Numbers don’t jibe

President Trump’s repeated statements that tariffs are not paid by Americans and that the cost of American imports has not risen, are blatantly false. Tariffs are paid by the importer, not the exporter. When the importer sells those goods here, the price is either increased to cover the cost of the tariffs or it is absorbed, in whole or in part, thereby reducing that seller’s profits.

China has placed a tariff on our agricultural products. It also has banned the importation of American agricultural products.

Our government is giving $13 billion in grants to farmers to help offset their inability to export their products. But we’re saying China is paying that money. This also obviously false. We are paying that aid out of our tax dollars.

It’s apparent Trump did not do too well in his economics studies at Wharton.

Penn B. Chabrow,

Miami

Epstein case

Re Carl Hiaasen’s Aug. 11 column, “Jeffrey Epstein’s wealth and power gave him protection that his victims never got:” With great money comes great privilege.

For Epstein, the case is closed. It remains open for any number of others, both victims and offenders. Pursuing those offenders will or will not be a priority.

Harold A. Maio,

Fort Myers

Rotten to the core

Have you ever heard about a bad apple in a barrel of apples? It is true that one bad apple will spoil the whole barrel if it isn’t removed. This reminds me of the Republican Party and President Trump.

In fact, we no longer have a Republican Party. I’m 84 and was a Republican for more than 40 years. No longer!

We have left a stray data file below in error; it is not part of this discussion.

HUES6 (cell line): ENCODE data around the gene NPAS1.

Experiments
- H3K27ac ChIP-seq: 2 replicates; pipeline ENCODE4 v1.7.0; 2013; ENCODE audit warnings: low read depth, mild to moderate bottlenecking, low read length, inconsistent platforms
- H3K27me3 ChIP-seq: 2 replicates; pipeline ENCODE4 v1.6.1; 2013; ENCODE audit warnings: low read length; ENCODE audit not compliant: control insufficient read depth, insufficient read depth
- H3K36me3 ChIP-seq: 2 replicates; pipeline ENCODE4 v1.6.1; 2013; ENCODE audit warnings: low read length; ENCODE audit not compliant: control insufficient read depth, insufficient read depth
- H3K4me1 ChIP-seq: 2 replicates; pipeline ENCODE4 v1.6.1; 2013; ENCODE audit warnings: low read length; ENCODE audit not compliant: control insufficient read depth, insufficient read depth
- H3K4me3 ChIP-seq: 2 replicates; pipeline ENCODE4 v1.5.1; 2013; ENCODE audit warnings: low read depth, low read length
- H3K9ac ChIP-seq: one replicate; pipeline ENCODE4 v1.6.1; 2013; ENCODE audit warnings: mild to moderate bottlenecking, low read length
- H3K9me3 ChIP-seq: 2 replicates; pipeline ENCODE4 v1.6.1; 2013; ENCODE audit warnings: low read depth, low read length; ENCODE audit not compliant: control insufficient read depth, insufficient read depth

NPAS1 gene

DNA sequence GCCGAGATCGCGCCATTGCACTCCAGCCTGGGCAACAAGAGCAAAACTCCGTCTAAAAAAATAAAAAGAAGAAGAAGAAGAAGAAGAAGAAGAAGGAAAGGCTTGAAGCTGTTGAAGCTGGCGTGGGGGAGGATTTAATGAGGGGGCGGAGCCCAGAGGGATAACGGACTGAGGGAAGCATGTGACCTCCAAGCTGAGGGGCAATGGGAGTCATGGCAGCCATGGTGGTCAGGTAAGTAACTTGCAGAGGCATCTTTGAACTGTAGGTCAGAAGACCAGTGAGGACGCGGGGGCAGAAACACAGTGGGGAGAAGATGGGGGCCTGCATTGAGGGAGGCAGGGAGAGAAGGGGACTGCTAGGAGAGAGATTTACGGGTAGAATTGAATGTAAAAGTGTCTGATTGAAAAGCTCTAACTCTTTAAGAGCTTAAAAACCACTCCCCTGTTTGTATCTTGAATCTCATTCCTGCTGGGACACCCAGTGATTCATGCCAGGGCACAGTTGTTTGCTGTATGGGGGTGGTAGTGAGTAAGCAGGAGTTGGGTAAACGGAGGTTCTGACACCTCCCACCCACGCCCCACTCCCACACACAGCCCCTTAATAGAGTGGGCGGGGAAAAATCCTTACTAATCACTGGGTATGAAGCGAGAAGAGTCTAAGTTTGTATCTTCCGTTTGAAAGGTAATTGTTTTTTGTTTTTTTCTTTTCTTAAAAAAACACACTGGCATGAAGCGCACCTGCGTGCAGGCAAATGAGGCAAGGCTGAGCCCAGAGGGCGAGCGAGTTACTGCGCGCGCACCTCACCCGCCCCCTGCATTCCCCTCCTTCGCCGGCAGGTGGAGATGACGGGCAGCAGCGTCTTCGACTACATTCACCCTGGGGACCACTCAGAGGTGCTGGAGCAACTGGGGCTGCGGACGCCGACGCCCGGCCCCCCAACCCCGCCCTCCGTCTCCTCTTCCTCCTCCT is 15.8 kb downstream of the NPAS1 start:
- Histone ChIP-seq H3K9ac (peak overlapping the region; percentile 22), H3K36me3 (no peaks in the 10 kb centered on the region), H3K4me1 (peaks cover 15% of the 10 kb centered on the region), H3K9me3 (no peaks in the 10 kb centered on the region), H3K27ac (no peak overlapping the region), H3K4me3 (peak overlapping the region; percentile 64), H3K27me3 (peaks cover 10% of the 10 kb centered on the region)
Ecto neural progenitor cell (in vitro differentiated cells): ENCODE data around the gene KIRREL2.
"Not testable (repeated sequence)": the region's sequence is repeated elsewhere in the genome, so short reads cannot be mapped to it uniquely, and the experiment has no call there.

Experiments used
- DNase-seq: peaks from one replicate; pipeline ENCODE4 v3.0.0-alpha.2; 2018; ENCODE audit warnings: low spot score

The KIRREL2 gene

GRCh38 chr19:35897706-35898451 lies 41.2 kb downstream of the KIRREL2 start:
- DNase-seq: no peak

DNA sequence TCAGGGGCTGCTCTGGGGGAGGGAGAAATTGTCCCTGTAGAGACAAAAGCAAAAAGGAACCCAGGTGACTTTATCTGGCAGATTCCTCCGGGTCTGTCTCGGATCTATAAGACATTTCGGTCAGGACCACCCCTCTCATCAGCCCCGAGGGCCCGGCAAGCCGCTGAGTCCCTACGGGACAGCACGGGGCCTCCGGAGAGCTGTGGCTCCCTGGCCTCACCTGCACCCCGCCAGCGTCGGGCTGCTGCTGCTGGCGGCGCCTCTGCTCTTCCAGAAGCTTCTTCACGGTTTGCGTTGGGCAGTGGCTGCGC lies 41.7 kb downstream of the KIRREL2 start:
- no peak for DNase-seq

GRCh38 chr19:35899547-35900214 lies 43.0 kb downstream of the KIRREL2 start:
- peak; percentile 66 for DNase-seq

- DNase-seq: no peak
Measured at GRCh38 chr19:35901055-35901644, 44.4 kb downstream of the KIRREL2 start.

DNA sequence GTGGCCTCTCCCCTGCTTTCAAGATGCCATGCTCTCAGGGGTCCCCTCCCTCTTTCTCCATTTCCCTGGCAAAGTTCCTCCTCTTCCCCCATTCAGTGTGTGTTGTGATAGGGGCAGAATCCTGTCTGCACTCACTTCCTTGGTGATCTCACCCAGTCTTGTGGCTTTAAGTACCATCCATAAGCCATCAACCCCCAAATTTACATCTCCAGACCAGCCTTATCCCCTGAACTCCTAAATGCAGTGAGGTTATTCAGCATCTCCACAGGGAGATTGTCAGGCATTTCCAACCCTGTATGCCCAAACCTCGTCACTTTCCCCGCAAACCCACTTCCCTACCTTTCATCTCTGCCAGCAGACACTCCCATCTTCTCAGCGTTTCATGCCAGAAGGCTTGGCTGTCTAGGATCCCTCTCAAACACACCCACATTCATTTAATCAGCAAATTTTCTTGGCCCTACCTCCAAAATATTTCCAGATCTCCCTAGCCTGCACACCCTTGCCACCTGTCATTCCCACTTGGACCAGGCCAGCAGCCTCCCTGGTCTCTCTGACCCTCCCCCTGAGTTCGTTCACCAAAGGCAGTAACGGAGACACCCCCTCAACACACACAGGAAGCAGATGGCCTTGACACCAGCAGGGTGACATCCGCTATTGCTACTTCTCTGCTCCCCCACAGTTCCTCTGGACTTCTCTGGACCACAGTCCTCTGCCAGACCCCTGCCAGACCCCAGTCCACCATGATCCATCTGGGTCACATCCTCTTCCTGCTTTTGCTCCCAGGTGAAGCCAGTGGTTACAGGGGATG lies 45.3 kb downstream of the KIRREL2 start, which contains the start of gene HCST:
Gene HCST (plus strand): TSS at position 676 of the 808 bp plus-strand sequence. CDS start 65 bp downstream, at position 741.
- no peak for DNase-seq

This Republican Party reminds me of the Nazi Party of the 1930s, where followers gave total loyalty to an individual instead of the office leaders were sworn to uphold.

But then, not all Republicans fit into this category.

Floyd Pollaski,

Cantonment

College search

Newly appointed Miami Dade College Trustee Marcell Felipe has repeatedly claimed he pushed for scrapping the search process because he hadn’t the time to research the college’s mission and vision.

I visited the MDC home page and found both under the “About MDC” link in less than 30 seconds.

Most prospective employees know that when they apply for a job, they should at least look at the employer’s website to prepare for the interview.

In terms a lawyer should understand, they performed due diligence. Now, MDC will open the fall semester without a new president because five new trustees didn’t do theirs?

Not really a good-faith argument by Felipe.

William Murphy,

Homestead

Dadeland hotel

With five hotels in the area, why does Dadeland Mall want another one? The parking lot in which it will be built had so many beautiful trees. They are now in a pile to be removed to some landfill. Trees are important to our environment. Why knock them down?

They could have been replanted somewhere in need of shade.

Every day, a 40-foot tree takes in 50 gallons of dissolved nutrients from the soil, raises the mixture to its topmost leaves, converts it into 10 pounds of carbohydrates and releases about 60 cubic feet of oxygen into the air.

Dadeland Mall should have been more environmentally aware.

Linda Allen Reynolds,

South Miami

Letters from Kim

President Trump: I am tired of the “beautiful letters” from Kim Jong Un.

Please make a deal with him soon!

Max Tudor,

Palmetto Bay

In her life

I ask readers to pause and reflect on their preschool, elementary, junior high school and high school years. If these were like my growing-up years, we were not denied an unalienable right to grow and live unafraid.

I was sad to read Nicole Markus’s Aug. 6 letter, “Growing up like this is a uniquely American experience.” I, too, feel her “pain that comes with watching the news of shooting after shooting after shooting, knowing that every time, it could have been me.”

Thanks, Nicole, for your activism, fulfilling a moral obligation while carrying a daily burden of being denied your unalienable right to live unafraid. In the future, may you and your generation live an unafraid life.

Merle Ulery,

Miami